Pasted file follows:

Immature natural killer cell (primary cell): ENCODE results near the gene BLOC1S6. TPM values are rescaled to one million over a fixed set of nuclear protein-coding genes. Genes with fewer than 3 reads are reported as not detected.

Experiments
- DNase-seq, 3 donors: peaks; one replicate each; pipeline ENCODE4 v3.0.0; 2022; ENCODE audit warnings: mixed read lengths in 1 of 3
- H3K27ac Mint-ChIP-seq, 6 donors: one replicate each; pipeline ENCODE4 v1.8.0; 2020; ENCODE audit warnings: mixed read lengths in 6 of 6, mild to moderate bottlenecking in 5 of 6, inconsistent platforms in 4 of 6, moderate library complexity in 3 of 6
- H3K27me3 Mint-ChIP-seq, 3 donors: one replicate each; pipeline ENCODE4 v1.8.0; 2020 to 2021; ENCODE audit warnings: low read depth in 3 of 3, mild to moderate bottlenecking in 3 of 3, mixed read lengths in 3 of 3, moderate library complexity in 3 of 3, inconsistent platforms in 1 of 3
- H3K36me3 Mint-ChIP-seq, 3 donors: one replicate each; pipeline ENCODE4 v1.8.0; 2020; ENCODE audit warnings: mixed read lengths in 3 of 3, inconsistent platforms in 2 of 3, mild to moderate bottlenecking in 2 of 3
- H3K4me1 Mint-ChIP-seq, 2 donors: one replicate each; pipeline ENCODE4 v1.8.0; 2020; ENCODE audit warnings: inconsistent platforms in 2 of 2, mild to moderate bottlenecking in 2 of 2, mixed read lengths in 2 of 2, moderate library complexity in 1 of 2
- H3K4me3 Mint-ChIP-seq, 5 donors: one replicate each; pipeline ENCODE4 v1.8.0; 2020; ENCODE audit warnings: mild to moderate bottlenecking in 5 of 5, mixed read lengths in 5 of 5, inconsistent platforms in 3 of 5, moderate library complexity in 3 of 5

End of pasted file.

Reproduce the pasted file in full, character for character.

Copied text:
Immature natural killer cell (primary cell): ENCODE results near the gene BLOC1S6. TPM values are rescaled to one million over a fixed set of nuclear protein-coding genes. Genes with fewer than 3 reads are reported as not detected.

Experiments
- DNase-seq, 3 donors: peaks; one replicate each; pipeline ENCODE4 v3.0.0; 2022; ENCODE audit warnings: mixed read lengths in 1 of 3
- H3K27ac Mint-ChIP-seq, 6 donors: one replicate each; pipeline ENCODE4 v1.8.0; 2020; ENCODE audit warnings: mixed read lengths in 6 of 6, mild to moderate bottlenecking in 5 of 6, inconsistent platforms in 4 of 6, moderate library complexity in 3 of 6
- H3K27me3 Mint-ChIP-seq, 3 donors: one replicate each; pipeline ENCODE4 v1.8.0; 2020 to 2021; ENCODE audit warnings: low read depth in 3 of 3, mild to moderate bottlenecking in 3 of 3, mixed read lengths in 3 of 3, moderate library complexity in 3 of 3, inconsistent platforms in 1 of 3
- H3K36me3 Mint-ChIP-seq, 3 donors: one replicate each; pipeline ENCODE4 v1.8.0; 2020; ENCODE audit warnings: mixed read lengths in 3 of 3, inconsistent platforms in 2 of 3, mild to moderate bottlenecking in 2 of 3
- H3K4me1 Mint-ChIP-seq, 2 donors: one replicate each; pipeline ENCODE4 v1.8.0; 2020; ENCODE audit warnings: inconsistent platforms in 2 of 2, mild to moderate bottlenecking in 2 of 2, mixed read lengths in 2 of 2, moderate library complexity in 1 of 2
- H3K4me3 Mint-ChIP-seq, 5 donors: one replicate each; pipeline ENCODE4 v1.8.0; 2020; ENCODE audit warnings: mild to moderate bottlenecking in 5 of 5, mixed read lengths in 5 of 5, inconsistent platforms in 3 of 5, moderate library complexity in 3 of 5